It does require critical thinking, and a very careful look at the places where the conflicts actually lie. This is something I try to do when writing on this blog. So far I have not come across anything written in blood, essential to the Christian faith, that is intellectually nonviable unless one drinks deeply from the river of ontological naturalism (a pervasive influence in our world today). On the other hand, many things written in pencil must be erased, and some things written in ink must be reconsidered and revised (like the meaning of original sin for example). See here for the reference to blood, ink, and pencil; one of the most helpful essays I’ve found.

We can not argue absurdity on ridiculous grounds in order to preserve a favored theological element or interpretation. But all apparently absurd claims are not based on ridiculous arguments.  The resurrection, for example, can be defended on grounds not so easily discounted. This is why books – like NT Wright’s series on Christian origins culminating in The Resurrection of the Son of God, a series I found life changing, or Mike Licona’s tomb on the resurrection (a book I have not read yet) are so important. The Bible may be inerrant, or may not be … at least not in the typical evangelical interpretation of the term. But our faith does not rest on arguments founded in inerrancy.

I also don’t think most pastors and church leaders realize the depth of the internal conflict that springs from many of these claims of what scripture “must” teach, and how it “must” be interpreted. Nor do those who simply take the path of least resistance, avoiding the issues as a matter of expediency, realize the depth of the internal conflict or the force behind the conflict.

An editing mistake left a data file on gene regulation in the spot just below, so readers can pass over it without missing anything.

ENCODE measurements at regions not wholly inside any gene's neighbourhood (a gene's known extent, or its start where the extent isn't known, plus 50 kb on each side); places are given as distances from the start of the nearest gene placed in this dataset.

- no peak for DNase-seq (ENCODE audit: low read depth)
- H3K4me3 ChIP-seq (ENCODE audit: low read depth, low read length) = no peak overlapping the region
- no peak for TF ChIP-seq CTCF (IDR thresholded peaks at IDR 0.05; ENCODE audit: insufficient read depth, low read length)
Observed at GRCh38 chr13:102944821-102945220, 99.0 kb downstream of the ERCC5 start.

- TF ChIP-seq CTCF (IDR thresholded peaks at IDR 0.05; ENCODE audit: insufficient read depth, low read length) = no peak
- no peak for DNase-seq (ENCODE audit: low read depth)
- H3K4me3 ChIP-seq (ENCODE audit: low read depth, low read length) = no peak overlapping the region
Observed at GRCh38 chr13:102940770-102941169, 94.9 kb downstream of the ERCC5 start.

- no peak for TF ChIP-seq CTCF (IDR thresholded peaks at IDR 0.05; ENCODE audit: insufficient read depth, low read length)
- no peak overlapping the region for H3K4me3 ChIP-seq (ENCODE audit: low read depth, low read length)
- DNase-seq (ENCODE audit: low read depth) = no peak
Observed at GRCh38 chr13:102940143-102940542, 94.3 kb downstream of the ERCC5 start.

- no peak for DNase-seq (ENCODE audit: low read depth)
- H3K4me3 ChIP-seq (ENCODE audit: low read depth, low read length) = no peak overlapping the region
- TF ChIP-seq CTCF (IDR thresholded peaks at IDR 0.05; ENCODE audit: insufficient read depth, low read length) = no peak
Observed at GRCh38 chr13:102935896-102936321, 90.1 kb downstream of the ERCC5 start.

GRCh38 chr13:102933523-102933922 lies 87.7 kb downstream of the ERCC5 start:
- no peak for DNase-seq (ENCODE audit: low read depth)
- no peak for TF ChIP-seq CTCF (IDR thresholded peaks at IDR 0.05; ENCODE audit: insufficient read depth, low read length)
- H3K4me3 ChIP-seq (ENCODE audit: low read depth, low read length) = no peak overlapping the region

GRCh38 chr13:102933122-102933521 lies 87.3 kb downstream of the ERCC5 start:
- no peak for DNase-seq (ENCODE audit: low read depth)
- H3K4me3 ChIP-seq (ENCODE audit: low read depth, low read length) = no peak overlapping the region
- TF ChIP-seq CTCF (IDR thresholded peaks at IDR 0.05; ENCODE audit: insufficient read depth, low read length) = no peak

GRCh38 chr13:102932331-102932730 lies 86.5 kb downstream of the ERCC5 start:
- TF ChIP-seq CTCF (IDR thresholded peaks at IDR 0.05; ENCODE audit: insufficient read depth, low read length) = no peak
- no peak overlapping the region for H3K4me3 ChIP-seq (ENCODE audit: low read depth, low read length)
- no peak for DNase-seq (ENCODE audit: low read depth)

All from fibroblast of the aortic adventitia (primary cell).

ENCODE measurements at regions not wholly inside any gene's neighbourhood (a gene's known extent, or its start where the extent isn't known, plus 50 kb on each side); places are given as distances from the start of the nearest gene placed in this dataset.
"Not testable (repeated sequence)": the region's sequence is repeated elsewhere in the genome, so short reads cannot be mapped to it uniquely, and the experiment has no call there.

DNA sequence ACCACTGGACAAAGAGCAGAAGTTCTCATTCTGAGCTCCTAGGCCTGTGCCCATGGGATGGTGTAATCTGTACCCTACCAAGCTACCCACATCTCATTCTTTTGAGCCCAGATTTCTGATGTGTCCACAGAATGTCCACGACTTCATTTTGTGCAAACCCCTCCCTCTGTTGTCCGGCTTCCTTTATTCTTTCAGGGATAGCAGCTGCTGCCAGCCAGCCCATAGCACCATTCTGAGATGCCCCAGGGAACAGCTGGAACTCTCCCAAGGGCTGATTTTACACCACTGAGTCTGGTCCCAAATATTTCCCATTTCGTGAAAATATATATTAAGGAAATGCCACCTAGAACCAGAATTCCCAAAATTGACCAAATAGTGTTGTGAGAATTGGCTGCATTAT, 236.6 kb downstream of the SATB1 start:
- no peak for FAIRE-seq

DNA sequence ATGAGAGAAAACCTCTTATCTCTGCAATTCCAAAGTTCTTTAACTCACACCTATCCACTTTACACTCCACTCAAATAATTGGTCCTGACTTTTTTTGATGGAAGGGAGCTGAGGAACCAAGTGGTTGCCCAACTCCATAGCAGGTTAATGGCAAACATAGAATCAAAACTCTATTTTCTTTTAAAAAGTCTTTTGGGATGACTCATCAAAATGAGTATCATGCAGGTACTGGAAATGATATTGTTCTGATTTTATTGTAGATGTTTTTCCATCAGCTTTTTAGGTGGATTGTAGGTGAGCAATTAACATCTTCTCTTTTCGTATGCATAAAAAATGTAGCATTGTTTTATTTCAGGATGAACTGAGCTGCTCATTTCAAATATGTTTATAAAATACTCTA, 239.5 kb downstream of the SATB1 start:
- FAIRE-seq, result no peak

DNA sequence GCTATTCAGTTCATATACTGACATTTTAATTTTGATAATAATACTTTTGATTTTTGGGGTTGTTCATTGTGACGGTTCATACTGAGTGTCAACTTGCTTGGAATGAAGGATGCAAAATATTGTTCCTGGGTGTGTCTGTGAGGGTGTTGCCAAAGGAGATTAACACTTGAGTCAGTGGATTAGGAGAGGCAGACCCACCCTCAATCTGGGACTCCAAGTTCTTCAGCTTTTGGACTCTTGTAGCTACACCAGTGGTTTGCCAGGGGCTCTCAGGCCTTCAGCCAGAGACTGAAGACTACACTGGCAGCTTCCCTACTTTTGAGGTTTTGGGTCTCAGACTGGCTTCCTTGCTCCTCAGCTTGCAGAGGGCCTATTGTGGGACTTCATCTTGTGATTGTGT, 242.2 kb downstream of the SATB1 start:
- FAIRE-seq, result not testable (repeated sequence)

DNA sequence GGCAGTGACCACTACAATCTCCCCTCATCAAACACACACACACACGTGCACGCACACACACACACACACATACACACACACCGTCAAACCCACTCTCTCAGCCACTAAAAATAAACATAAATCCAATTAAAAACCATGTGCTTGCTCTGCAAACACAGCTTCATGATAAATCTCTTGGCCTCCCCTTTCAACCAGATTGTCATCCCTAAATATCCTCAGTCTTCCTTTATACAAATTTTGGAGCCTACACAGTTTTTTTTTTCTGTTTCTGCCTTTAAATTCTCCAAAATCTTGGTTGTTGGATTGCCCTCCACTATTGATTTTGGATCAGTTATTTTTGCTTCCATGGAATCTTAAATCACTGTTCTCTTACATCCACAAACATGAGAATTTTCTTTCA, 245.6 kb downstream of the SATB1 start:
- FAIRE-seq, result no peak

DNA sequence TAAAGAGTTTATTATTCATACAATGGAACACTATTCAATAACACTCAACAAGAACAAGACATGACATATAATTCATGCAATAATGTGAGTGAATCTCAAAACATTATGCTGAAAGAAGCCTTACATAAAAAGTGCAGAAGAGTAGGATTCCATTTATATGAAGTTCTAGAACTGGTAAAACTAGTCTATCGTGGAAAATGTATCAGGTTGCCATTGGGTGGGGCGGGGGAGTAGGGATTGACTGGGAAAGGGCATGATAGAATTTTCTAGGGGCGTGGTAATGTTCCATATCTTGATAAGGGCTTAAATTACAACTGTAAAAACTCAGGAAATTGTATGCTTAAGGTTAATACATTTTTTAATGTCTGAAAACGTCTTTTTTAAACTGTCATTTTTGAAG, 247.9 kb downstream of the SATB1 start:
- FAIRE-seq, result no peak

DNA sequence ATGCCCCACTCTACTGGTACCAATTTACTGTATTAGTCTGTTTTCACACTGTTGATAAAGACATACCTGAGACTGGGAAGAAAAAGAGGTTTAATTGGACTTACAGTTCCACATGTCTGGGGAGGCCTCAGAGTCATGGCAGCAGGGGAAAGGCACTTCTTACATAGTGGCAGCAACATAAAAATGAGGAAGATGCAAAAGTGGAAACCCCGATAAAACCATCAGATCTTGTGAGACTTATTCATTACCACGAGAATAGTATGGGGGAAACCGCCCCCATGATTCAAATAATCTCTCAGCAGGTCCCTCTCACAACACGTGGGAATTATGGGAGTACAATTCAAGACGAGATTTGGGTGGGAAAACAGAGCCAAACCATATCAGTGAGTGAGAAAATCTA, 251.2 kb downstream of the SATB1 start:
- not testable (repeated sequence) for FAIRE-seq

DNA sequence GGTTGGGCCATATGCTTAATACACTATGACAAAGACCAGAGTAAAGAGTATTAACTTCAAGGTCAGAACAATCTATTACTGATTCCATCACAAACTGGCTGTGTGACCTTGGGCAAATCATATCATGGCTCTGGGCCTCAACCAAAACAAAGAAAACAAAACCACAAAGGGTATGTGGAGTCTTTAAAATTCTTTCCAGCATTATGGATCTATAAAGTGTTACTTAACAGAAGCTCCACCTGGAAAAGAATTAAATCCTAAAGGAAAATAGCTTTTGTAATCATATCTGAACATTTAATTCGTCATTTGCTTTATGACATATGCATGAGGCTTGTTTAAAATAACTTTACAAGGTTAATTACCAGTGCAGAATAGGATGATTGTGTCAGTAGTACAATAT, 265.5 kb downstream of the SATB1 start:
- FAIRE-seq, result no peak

Ken Ham (to pick a well known example) suggests that we need to hunker down on many of these issues and teach our youth (and adults) to stand firm on the Bible, in this way we will preserve the next generation in the church. I suggest that we need to teach our youth (and adults) how to approach these issues clearly and without fear – in this way we will help prepare them for the work of God and his Holy Spirit. The first, and most important thing we need to do is teach the whole bible and the whole gospel story. The second most important things we can teach is the ability to separate and consider the things written in blood, ink, and pencil.

I have not completely answered the writer’s questions and would like to pose a few questions to see what suggestions or insights arise.

Are reason and religion compatible? How?

How would you address the issues raised in this e-mail? Are they issues for people you know? For people in your church?

Is there anything that the church can, and should, be doing?

If you wish to you may contact me directly at rjs4mail[at]att.net.